Buthelezi warns these companies that the fund will deal with them. He says there are measures in place to safeguard workers from being scammed by companies.

“We are appointing a team of audit companies to trace the payments made on each and every employer we have paid the benefit to.”

He adds that companies are required to provide the fund with proof of payment to the intended beneficiaries if requested to do so.

“If it is clear that they did not do that, they will have to refund the money – failing which we shall take them to court,” Buthelezi says.

Employees who suspect they are being scammed by their employers do have a way of finding out whether this is indeed the case.

They can see the payments the fund has made to them, based on the details supplied by their employer, by going to the Ters benefit portal, clicking on My Payment Status, and entering their identity number.

“However, it should be noted that the amount reflected on the portal may not ultimately be the one they receive, especially where the employer has paid an advance and now has to be reimbursed,” says Buthelezi.

Retrenchment processes

It is no secret that an increasing number of companies plan to cut jobs due to being hard-hit by the pandemic.

Section 189(2) of the Labour Relations Act must be followed when considering retrenchments at a company. However, Buthelezi says Gauteng province has started a process where it proactively sends a spreadsheet to businesses that are planning to retrench.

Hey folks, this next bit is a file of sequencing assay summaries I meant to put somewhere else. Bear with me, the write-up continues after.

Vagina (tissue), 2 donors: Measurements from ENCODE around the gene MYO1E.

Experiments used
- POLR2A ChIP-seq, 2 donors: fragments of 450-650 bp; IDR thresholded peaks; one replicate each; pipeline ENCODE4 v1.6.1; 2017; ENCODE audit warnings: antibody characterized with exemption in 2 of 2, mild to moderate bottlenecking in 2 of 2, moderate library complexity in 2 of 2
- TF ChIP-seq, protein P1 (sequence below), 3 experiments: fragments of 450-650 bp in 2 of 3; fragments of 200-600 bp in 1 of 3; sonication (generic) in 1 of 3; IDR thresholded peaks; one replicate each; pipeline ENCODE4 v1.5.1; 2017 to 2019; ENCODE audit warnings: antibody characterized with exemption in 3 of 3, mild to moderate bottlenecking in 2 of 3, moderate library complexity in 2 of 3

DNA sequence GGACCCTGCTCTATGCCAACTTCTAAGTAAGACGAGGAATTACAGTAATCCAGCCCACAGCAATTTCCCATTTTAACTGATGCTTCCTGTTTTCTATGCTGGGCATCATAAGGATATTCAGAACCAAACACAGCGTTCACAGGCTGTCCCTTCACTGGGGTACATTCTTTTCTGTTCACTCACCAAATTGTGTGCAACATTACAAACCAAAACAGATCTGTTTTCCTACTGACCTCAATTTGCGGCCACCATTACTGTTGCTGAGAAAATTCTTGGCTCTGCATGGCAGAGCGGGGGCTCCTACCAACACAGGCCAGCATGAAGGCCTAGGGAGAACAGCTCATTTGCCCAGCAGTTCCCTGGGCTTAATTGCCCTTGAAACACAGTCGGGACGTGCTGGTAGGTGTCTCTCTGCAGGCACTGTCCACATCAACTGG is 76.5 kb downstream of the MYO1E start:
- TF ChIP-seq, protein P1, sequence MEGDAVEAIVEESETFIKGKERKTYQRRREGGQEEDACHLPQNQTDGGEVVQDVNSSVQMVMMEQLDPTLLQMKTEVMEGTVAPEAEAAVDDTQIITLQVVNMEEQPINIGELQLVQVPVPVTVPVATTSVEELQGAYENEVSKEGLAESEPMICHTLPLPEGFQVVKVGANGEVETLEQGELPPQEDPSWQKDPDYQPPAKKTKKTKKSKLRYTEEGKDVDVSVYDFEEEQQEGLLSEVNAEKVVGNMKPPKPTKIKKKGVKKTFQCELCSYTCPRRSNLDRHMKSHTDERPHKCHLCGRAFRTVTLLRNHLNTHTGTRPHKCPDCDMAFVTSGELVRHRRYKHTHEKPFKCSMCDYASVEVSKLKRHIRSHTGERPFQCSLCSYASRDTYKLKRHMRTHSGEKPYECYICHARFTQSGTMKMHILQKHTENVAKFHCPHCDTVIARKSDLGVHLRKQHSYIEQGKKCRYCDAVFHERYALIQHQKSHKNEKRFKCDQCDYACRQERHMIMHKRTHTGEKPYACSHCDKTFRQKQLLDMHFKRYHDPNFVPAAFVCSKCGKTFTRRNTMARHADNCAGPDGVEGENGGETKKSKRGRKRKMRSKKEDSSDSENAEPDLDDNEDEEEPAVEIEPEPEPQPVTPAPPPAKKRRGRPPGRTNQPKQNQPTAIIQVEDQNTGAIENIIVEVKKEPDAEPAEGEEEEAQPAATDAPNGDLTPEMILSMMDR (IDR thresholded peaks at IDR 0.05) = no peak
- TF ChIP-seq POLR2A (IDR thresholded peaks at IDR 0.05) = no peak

By filling in the spreadsheet the company will have started the administrative process behind the scenes, so that by the time retrenchments are affected, this can be done as smoothly as possible. “I am aware that they have done that with some companies, and this works efficiently.”

Buthelezi has also clarified an important point: a company that verbally informs its employees of its intention to retrench staff is breaking the law.

Companies that have implemented reduced working hours should apply for Ters relief, the benefit period of which has been extended to October 15, he adds.

It is also important for applicants to check the new closing dates, as well as the new directives.

The fund has however suspended Ters benefit payments following an investigation by the Auditor-General which found that millions of rands were being paid out to people who are not eligible for the relief, including those who receive social grants, prisoners, foreigners and children younger than 15. The suspension came into effect on September 10.

It is verifying information on the UIF database against the South African Social Security Agency, National Students Financial Aid Scheme and the Department of Home Affairs, to ensure payments reach the correct persons.

Buthelezi could not say when payment of Ters benefits will resume.

“It’s difficult to say how long the beneficiaries would have to wait because we’re awaiting feedback from other government departments and entities that are helping the UIF with the verification of information.”

Ters benefits are handled at UIF headquarters and applied for through the Covid-19 Ters portal, whereas normal benefit claim applications can be submitted at labour centres and via the uFiling portal.